JACKSONVILLE, Fla – Urban Meyer has rarely, if ever, experienced anything like this in the state of Ohio or Florida.
Ten penalties, six abandoned passes, three turnovers, 20 at halftime. Confusion on the sidelines and in the caucus.
The Jacksonville Jaguars looked essentially ill-prepared during Meyer’s NFL debut, a 37-21 loss to Houston on Sunday. It was such a poor performance against another team believed to be one of the worst in the league that critics wondered if Meyer would stick around long enough to fix the struggling franchise.
And when Southern California fired coach Clay Helton a day later, speculation swirled about Meyer’s immediate future in Jacksonville.
Meyer responded Wednesday by saying “there is no chance” that he will take the work of the Trojans. Believe it or not, he insists he’s for the long haul.
“I am here and determined to try to build an organization,” Meyer added.
This is unlikely to be the last time Meyer’s name has been linked to an academic job offer. After all, the 57-year-old coach has enjoyed success every step of the way, building winners in Bowling Green, Utah, Florida and the state of Ohio. He won two national championships with the Gators (2006, 2008) and another with the Buckeyes (2014).
So far, not much has worked well for Meyer.
He botched the hiring of two coordinators (Chris Doyle, Brian Schneider); filled his staff with longtime NFL guys instead of guys who know his wants and ways; invited Tim Tebow to training camp as a tight end; and had No. 1 pick Trevor Lawrence split up valuable first team reps at training camp with a quarterback no longer on the roster.
He raised his eyebrows last week when he mistakenly identified Joe Mixon as the Houston backer and again this week when he couldn’t find the name of his backup swing tackle, Will Richardson.
At best, Meyer looked like a thin, stretched trainer wading through uncharted waters. At worst, it was too deep.
“I have been warned several, several, several, several times that it is a trip; It’s not a sprint, ”he said. “We are healthy, the attitudes are good, we have good players and we are building something.”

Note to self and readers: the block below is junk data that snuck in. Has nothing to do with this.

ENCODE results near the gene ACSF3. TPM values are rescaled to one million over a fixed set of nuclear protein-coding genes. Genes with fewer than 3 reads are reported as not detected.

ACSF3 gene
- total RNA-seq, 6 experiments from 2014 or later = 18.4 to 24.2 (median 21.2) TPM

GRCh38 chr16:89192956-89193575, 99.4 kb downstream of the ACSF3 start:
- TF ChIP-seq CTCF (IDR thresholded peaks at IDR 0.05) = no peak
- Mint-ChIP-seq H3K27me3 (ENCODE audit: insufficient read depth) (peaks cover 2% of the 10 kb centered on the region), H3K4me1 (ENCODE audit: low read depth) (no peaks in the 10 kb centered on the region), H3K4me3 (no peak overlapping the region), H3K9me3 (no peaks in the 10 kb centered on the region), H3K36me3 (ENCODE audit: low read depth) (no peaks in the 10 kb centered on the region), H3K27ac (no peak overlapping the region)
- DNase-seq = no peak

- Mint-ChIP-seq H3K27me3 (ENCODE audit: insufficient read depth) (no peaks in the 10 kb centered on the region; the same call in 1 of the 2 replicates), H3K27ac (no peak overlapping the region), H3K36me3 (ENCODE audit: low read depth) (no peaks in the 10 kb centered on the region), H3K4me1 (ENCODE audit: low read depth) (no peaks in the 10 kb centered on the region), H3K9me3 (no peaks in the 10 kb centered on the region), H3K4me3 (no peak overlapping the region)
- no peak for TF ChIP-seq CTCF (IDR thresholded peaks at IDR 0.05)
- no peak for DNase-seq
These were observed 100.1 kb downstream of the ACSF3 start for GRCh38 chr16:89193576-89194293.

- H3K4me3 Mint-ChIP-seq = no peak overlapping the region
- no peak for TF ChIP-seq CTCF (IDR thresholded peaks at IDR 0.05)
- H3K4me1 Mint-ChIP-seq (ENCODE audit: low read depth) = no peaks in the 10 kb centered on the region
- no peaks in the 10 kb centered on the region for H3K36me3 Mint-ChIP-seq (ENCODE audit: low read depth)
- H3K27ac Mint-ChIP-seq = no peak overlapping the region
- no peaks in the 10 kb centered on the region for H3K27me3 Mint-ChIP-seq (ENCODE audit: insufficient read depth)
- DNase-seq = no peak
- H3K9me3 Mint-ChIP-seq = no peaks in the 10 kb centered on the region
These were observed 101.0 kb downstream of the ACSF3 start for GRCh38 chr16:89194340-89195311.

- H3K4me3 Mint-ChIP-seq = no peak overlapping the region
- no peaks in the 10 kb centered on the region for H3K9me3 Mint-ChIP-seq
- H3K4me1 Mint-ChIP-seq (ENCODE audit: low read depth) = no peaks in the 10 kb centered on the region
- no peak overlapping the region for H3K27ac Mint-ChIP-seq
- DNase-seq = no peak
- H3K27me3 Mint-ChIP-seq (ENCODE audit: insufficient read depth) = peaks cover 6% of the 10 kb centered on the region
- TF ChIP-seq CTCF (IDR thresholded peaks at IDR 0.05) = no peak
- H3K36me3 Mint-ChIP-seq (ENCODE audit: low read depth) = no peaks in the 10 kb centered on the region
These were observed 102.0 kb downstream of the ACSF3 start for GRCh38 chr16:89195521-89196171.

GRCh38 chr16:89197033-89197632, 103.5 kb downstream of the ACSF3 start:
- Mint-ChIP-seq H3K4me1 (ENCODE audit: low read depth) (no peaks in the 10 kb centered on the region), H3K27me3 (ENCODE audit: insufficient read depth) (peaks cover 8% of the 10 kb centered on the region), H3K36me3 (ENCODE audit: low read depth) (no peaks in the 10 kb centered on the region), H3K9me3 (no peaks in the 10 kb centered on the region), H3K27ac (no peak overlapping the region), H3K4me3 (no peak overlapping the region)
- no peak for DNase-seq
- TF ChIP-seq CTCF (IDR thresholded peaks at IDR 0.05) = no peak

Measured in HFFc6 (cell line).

Meyer’s draft looked like a money pit in Game 1, between the defense getting ripped off multiple times and the offense struggling to line up properly.
“The main thing (is) that we can’t let young guys feel like they can get used to losing because that’s not the environment we’re trying to create,” said the running back. corner and team captain Shaquill Griffin. “For the captains, we have to do a little more. We have to bring the guys with us. We have to keep them in shape. We have to keep their spirits up and get them to start believing in something that is much bigger than the first game. “
The Jaguars are counting on a better performance Sunday against Denver, which won its opener with the New York Giants.
“It’s just that we lost a game,” Meyer said, downplaying any “narration” or “silliness” circulating around him or the team at the moment.
Meyer took over a 1-15 team in Jacksonville and chose Lawrence as his building block. His assumption was that the Jaguars, like all NFL teams, were talented and just needed better training. But it becomes clear, especially after Jacksonville extended its franchise record to 16 straight games, that Meyer lacks enough playmakers on both sides of the ball to make it a quick turnaround.
“I never want to fall into the trap of saying, ‘This is… a four year plan, a three year plan,” Meyer said. “It’s not fair to the players. This is a plan for one game and we will be worried about the next game.
“There are guys who have played a lot of football in this locker room and they deserve the best of us. That’s what it is. Other than a bruised soul that we all have right now, we still are. pulling us away. Like I said, you’d probably see a little different in my face if I had any bad guys.
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